Her Agile team of content designers were now collaborating alongside the developers, researchers and graphic designers “who could build us whatever it took to fulfill the user need,” she said. That meant not just words, but incorporating widgets, calendars, video, infographics, tools and the like.
In the process, 75,000 pages became 3,000, all of which responded to a specific user need, identified in research and agreed to after exhaustive analysis, testing and stakeholder engagement.
Sarah eventually went on to write the bible for content design, first published in 2017. In the introduction, she offers a definition:
“Content design means not limiting yourself to just words … The point is that you start with research to help you identify what your users actually need … Then instead of saying, ‘How shall I write this?’, you say, ‘What content will best meet this need?’”
In other words, content designers ask the question: “what is the best way to fulfil this user need?” And follow up with: “I’ll produce content that displays the answer in the way that is best consumed by the user,” writes Sarah. As a result, a new editorial and digital publishing process has evolved:
The term (and process) has certainly taken hold in the UK and matured into a well established and recognised role, but it’s taking a while for ‘content design’ to become a ‘thing’ elsewhere.
It has however, been helped along in the United States by content strategy guru, author and CEO of Brain Traffic, Kristina Halvorson. In redesigning her much lauded Content Strategy quad in mid 2018, “because with change comes, uh, change”, Kristina sought to introduce “a component that demonstrates the need to integrate content planning along the user journey”.
This she achieved – along with other revisions – by embracing and renaming the two core pillars of her content strategy quad:
- Content design – editorial strategy and experience design
- Systems design -structure and process. (See image below.)
As Kristina states in her blog post announcing the quad changes:
“More than anything else, effective content design requires knowing your audience — their needs, preferences, and expectations. When you balance these with your business goals, you can identify content design requirements that deliver that useful, usable content people love.”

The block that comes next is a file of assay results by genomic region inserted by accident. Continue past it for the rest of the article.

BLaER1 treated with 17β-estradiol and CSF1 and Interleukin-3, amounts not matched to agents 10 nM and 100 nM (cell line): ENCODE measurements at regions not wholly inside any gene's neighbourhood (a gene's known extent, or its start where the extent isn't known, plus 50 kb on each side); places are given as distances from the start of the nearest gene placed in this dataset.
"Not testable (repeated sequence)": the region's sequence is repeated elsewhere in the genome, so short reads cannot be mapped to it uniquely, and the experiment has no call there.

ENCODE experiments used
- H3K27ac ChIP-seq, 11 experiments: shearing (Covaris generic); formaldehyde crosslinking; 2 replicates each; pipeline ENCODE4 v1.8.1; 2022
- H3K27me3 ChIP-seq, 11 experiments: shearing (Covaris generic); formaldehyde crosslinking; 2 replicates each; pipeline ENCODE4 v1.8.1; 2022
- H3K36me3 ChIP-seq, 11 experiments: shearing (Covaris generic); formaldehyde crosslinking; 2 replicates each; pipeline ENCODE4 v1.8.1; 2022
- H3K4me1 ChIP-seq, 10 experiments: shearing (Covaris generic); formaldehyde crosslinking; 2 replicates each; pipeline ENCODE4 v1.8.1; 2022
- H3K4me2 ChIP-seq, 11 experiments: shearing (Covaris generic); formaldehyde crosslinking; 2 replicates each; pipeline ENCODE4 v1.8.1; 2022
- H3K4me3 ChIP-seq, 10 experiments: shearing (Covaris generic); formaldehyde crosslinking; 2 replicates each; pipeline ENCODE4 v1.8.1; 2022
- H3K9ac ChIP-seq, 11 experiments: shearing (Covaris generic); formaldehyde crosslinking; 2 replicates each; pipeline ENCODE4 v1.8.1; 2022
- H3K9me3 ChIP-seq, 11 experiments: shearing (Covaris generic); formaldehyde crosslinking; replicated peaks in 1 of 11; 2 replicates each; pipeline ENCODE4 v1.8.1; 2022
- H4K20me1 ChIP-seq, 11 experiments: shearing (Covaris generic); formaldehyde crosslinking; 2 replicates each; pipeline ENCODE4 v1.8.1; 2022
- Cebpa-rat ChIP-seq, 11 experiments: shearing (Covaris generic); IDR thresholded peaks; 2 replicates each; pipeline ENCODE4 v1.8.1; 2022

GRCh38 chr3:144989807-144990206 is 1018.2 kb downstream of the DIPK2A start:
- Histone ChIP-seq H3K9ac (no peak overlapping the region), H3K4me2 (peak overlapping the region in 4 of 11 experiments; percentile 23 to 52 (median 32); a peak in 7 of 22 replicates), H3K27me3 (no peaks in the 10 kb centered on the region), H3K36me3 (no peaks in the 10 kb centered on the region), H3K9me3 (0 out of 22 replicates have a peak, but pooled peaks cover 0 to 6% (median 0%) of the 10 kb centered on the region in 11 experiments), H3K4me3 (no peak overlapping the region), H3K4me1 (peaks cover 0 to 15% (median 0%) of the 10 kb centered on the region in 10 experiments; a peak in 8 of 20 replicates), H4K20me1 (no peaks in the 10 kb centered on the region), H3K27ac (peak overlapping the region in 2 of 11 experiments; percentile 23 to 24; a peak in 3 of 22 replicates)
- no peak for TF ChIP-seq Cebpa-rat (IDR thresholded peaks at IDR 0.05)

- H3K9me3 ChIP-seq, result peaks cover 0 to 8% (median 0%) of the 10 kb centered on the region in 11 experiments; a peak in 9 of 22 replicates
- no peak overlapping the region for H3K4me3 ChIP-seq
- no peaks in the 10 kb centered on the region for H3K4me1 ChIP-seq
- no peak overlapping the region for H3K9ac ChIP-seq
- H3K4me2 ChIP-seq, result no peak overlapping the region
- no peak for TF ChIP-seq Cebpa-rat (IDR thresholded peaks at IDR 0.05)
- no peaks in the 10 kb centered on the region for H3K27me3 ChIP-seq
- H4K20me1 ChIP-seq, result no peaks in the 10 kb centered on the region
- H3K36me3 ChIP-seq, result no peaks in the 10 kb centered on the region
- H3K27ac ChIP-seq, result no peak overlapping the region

“Content design as a thing has already taken over in the UK. We look forward to the craze continuing stateside,” says Kristina.
Content design is most definitely a ‘thing’ in Australia, but it’s proper contextual use, understanding and application still has some way to go to universal adoption. We’re getting there though; helped in large part to the great work coming out of the Federal Government’s Digital Transformation Agency (DTA).
Through colleagues, networks and those job vacancies, I’ve found that pockets of Federal and State government departments have adopted or adapted the Sarah Richards title, process model and nomenclature of content design.
In fact, Atlassian took a decisive step down the content designer path last year. I know because I applied for an ‘Information Experience Writer’ job there a few years back (missed out), then recently noticed a ‘content designer’ role advertised. The job descriptions for both roles were identical.
“Alexa, meet Siri.”
Meanwhile, not too far into the future (if not already), another role for the content designer’s playbook (and Post-it note for Tom’s cork board above) might be that of conversation writer. I referred to this up top.
Think about this: Chatbots will account for 25% of all service queries by 2020 (up from 2% in 2017), according to Gartner.
Couple this with the inexorable rise of voice user interfaces (VUI) along with digital assistants plus AI advances in general, and it becomes pretty obvious there will be a definitive need for specialist writers capable of creating conversational scripts with personality and panache more akin to the output of a fiction author or playwright.
In a side hustle a few years ago, I completed a Master of Arts in creative writing. Took 5 years. One subject a semester; it was all the time I could spare. Two big lessons were around ‘characterisation’ and ‘dialogue’. They are the foundations of any fiction author, playwright or script writers’ toolkit.
And in this ever-growing world of digital assistants and voice-activated ‘everything’, where dialogue is the principal content interaction, I’m finding more and more application of those two ‘creative writing’ tools as I attempt to craft VUI ‘conversations’. (Note: Think I’ll make this the subject of a forthcoming article.)
A recent Fast Company feature – Designing Chatbot personalities – concurs: “When the conversation is the interface, experience design is all about crafting the right words.” The challenge for us writers is figuring out how the bot should behave in a real-time conversation – in other words, its personality. After all, if bots and AIs are things we ‘talk’ to instead of ‘use’, what or who exactly are we talking to?
Could Shakespeare help answer that? Absolutely. As the great Bard said in Hamlet, “suit the action to the word, the word to the action.” Might well be time to dig up that battered copy of Romeo and Juliet and remind ourselves how the master does it.